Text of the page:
8 May 2019

Peru’s public prosecutor indicted former president Ollanta Humala and his wife Nadine Heredia for allegedly laundering assets, as part of the wide-ranging Odebrecht corruption scandal. He and his wife received over $3 million from Brazilian construction giant Odebrecht for his presidential campaigns. The former president and his wife are accused of trying to hide the Odebrecht funds by depositing them in small amounts that went undetected by banks. They also hid the origin of the illegal donation by making fraudulent invoices charging for services that were never actually provided. Humala was president from 2011 to 2016.

Brazilian construction giant Odebrecht has admitted to paying US$29 million in bribes in Peru between 2004 and 2015. Odebrecht investigations are going on in Brazil, Colombia, Venezuela, Peru, Panama, Mexico, and Chile. Employees of Odebrecht had revealed the bribery payments in their plea bargain negotiations. This has made it necessary for a dozen countries to investigate the corruption allegations.

Transparency International’s 2018 Corruption Perception Index ranks the country in 105th place out of 180 countries. Alberto Fujimori, Peru’s ex-President, was the most corrupt politician in the history of Peru. He was in power for 10 years from 1990 to 2000.

Two more former presidents are embroiled in the Odebrecht scandal. Alejandro Toledo, 73, president from 2001-06, is facing extradition from the United States, having been charged with taking a US$20 million Odebrecht bribe. Pedro Pablo Kuczynski,80, president from 2016-18, was transferred to house arrest last week for up to three years.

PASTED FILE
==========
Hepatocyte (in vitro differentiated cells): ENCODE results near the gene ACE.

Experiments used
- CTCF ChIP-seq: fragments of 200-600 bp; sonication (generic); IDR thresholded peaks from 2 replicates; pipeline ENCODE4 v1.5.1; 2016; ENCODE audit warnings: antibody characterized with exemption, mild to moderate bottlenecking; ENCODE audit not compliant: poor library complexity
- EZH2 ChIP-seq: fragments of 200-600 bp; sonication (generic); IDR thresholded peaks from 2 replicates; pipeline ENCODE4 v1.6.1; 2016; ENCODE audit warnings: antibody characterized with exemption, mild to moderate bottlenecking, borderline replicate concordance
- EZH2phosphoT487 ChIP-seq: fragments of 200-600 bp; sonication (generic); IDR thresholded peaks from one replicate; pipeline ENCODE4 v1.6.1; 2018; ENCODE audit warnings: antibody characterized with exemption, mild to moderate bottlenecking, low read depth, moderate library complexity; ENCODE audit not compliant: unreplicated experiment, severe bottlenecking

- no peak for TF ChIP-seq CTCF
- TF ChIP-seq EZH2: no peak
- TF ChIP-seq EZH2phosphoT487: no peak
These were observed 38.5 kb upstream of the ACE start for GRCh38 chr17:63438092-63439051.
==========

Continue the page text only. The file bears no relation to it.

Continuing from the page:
A third ex-president, Alan Garcia (1985-90 and 2006-11) died in hospital at the age of 69 after shooting himself in the head as police arrived at his house to arrest him over allegations of money laundering during his time in office.

In December 2007, Fujimori was convicted of ordering an illegal search and seizure and was sentenced to six years in prison. In April 2009, Fujimori was convicted of human rights violations and sentenced to 25 years in prison for his role in killings and kidnappings by the Grupo Colina death squad during his government’s battle against leftist guerrillas in the 1990s.
In July 2009, Fujimori was sentenced to seven and a half years in prison for embezzlement after he admitted to giving $15 million from the Peruvian treasury to his intelligence service chief, Vladimiro Montesinos.

Pedro Kuczynski, his successor, resigned the presidency on 21 March 2018 following the release of videos showing alleged acts of vote buying. Business Times reported.